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Preview: EurekAlert! - Medicine and Health

EurekAlert! - Medicine and Health



The premier online source for science news since 1996. A service of the American Association for the Advancement of Science.



Last Build Date: Sat, 18 Nov 2017 22:33:01 EST

Copyright: Copyright 2017 American Association for the Advancement of Science (AAAS); All rights reserved.
 



Hibernating ground squirrels provide clues to new stroke treatments

Fri, 17 Nov 2017 00:00:00 EST

(NIH/National Institute of Neurological Disorders and Stroke) In the fight against brain damage caused by stroke, researchers have turned to an unlikely source of inspiration: hibernating ground squirrels. While the animals' brains experience dramatically reduced blood flow during hibernation, just like human patients after a certain type of stroke, the squirrels emerge from their extended naps suffering no ill effects. Now, a team of NIH-funded scientists has identified a potential drug that could grant the same resilience to stroke patients.



Small changes to organ procurement system could lead to more life-saving transplants

Fri, 17 Nov 2017 00:00:00 EST

(Indiana University) Slight changes to the system for allocating deceased-donor kidneys could result in higher rates of organ procurement and lead to more kidney transplants across the country, according to new research co-authored by an Indiana University Kelley School of Business professor.



Not an illusion: Clever use of mirrors boosts performance of light-sheet microscope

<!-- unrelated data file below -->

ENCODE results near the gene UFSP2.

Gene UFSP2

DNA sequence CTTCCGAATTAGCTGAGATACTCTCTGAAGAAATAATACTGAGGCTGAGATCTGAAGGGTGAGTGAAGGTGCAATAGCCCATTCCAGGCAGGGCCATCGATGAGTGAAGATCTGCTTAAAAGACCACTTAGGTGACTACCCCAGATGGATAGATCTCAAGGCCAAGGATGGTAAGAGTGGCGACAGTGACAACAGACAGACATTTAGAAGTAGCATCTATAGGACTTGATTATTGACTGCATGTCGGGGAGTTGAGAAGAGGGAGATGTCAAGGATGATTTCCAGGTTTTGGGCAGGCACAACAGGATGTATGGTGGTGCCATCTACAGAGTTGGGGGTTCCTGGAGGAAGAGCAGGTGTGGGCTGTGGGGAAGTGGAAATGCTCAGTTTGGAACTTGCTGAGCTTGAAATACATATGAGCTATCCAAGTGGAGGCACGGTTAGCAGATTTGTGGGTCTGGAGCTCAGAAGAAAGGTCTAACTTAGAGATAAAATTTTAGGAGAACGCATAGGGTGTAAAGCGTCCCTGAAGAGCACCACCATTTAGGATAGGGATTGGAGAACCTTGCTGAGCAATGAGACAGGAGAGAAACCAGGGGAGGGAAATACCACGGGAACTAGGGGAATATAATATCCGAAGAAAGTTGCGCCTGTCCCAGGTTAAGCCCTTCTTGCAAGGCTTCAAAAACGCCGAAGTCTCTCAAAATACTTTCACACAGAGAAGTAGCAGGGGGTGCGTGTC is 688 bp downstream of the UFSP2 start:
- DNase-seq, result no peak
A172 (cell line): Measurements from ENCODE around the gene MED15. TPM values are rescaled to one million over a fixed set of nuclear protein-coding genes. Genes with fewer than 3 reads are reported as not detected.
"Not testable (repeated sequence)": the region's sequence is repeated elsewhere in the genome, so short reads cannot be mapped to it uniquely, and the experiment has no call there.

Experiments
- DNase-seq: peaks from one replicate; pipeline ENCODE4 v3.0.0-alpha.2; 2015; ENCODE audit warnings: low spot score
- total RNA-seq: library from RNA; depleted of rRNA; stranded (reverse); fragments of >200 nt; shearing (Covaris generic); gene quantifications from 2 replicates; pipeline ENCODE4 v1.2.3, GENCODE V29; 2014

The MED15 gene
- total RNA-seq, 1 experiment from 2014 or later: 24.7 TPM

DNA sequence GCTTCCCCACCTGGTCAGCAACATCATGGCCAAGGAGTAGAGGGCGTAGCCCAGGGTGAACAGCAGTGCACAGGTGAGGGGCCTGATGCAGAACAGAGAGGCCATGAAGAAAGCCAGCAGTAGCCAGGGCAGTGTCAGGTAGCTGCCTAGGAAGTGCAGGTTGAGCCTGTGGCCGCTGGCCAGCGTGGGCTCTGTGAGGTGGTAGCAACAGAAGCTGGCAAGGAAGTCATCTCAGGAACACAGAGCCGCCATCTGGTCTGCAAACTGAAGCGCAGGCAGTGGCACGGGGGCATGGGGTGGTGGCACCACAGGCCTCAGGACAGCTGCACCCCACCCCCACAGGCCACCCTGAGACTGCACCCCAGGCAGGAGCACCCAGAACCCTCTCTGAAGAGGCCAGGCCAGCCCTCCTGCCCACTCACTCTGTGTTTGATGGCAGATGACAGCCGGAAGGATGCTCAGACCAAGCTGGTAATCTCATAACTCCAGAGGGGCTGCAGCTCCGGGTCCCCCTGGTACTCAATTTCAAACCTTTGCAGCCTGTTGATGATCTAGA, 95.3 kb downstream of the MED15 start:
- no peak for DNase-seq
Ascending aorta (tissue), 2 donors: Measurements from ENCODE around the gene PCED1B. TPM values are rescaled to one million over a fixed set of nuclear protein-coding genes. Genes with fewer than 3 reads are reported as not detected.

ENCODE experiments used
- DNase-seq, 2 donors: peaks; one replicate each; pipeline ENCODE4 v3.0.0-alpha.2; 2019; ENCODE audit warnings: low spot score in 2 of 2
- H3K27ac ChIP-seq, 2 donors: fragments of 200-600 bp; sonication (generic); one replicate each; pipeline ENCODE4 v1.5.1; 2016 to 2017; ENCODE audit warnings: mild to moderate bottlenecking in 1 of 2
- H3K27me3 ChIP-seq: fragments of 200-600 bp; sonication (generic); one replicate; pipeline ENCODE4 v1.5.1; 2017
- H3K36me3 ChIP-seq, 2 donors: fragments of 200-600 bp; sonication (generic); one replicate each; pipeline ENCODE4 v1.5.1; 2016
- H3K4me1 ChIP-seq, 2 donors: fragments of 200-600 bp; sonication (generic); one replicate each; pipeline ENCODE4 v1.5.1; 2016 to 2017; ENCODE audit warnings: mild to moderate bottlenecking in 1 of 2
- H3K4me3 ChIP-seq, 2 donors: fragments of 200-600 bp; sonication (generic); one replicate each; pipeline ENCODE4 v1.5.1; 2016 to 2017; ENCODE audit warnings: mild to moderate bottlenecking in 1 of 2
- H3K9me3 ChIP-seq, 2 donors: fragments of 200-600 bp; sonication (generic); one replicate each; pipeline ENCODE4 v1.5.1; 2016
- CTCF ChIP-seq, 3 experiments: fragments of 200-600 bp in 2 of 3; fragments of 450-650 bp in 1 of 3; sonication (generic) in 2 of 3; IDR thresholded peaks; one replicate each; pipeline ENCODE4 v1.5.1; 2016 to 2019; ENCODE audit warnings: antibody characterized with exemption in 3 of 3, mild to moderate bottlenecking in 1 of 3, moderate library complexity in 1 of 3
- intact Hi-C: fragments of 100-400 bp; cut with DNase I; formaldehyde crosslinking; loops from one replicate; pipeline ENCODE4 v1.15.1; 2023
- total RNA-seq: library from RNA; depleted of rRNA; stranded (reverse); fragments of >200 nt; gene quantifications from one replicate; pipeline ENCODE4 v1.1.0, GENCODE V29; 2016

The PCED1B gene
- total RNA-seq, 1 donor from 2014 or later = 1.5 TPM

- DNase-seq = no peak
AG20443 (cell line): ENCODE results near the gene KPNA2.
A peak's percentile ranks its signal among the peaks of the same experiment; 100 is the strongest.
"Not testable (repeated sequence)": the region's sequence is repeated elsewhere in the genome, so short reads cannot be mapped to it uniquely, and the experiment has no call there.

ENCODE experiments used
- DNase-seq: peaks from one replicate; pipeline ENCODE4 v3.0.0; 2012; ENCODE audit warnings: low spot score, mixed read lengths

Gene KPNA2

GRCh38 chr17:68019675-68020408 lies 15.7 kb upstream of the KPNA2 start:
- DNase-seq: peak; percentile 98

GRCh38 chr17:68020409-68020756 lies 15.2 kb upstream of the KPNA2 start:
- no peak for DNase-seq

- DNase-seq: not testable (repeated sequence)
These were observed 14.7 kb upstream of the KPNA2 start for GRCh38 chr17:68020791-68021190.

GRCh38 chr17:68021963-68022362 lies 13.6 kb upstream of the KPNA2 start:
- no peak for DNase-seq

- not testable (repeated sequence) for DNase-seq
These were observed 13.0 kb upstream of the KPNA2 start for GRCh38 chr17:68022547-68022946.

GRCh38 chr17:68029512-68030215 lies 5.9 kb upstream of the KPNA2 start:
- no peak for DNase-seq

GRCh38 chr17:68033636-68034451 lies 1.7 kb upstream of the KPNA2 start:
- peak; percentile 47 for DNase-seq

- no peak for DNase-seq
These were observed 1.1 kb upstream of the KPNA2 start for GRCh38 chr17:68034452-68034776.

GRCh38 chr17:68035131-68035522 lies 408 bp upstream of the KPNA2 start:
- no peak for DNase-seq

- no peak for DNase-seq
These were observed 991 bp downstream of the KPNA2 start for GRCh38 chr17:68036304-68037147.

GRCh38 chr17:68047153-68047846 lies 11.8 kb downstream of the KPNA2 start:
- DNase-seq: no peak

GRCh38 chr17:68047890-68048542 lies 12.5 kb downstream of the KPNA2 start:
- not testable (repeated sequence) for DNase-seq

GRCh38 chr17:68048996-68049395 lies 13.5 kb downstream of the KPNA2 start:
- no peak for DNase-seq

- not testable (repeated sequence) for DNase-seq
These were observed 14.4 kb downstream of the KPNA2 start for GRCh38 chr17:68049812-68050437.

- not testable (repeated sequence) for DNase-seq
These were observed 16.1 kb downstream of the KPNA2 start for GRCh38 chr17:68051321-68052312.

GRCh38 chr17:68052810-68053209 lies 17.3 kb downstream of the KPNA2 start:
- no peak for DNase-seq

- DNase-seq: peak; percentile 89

Fri, 17 Nov 2017 00:00:00 EST

(Marine Biological Laboratory) Using a simple 'mirror trick' and not-so-simple computational analysis, scientists affiliated with the Marine Biological Laboratory (MBL) have considerably improved the speed, efficiency, and resolution of a light-sheet microscope, with broad applications for enhanced imaging of live cells and embryos.



Like a baby: The vicious cycle of childhood obesity and snoring

Fri, 17 Nov 2017 00:00:00 EST

(Beth Israel Deaconess Medical Center) In a new longitudinal observational study, scientists at Beth Israel Deaconess Medical Center (BIDMC) looked at the relationships among maternal snoring, childhood snoring and children's metabolic characteristics -- including body mass index (BMI) and insulin resistance, which reflects future risk for developing diabetes and cardiovascular disease -- in approximately 1,100 children followed from gestation through early adolescence.



When to fish: Timing matters for fish that migrate to reproduce

Fri, 17 Nov 2017 00:00:00 EST

(University of Washington) A new University of Washington study points to yet another human factor that is hampering the ability of fish to reproduce: the timing of our fishing seasons. The study considers how the timing of fishing efforts might disproportionately target certain fish and change the life history patterns of entire populations.



These ring-tailed lemurs raise a 'stink' when they flirt with potential mates

Fri, 17 Nov 2017 00:00:00 EST

(University of Toronto) Stink-flirting among ring-tailed lemurs come at a cost, but may also influence females in choosing a mate.



Decrease in sunshine, increase in rickets

Fri, 17 Nov 2017 00:00:00 EST

(University of Toronto) A University of Toronto student and professor have teamed up to discover that Britain's increasing cloudiness during the summer could be an important reason for the mysterious increase in rickets among British children over the past few decades.



Rheumatology leaders urge support for graduate student exemption & continuous health coverage

Fri, 17 Nov 2017 00:00:00 EST

(American College of Rheumatology) The American College of Rheumatology (ACR) today expressed concerns with a provision of the House tax bill passed on Nov. 16 that would repeal the tax-exempt status for graduate student tuition waivers, and a provision included in the Senate tax bill that would repeal the individual health insurance mandate.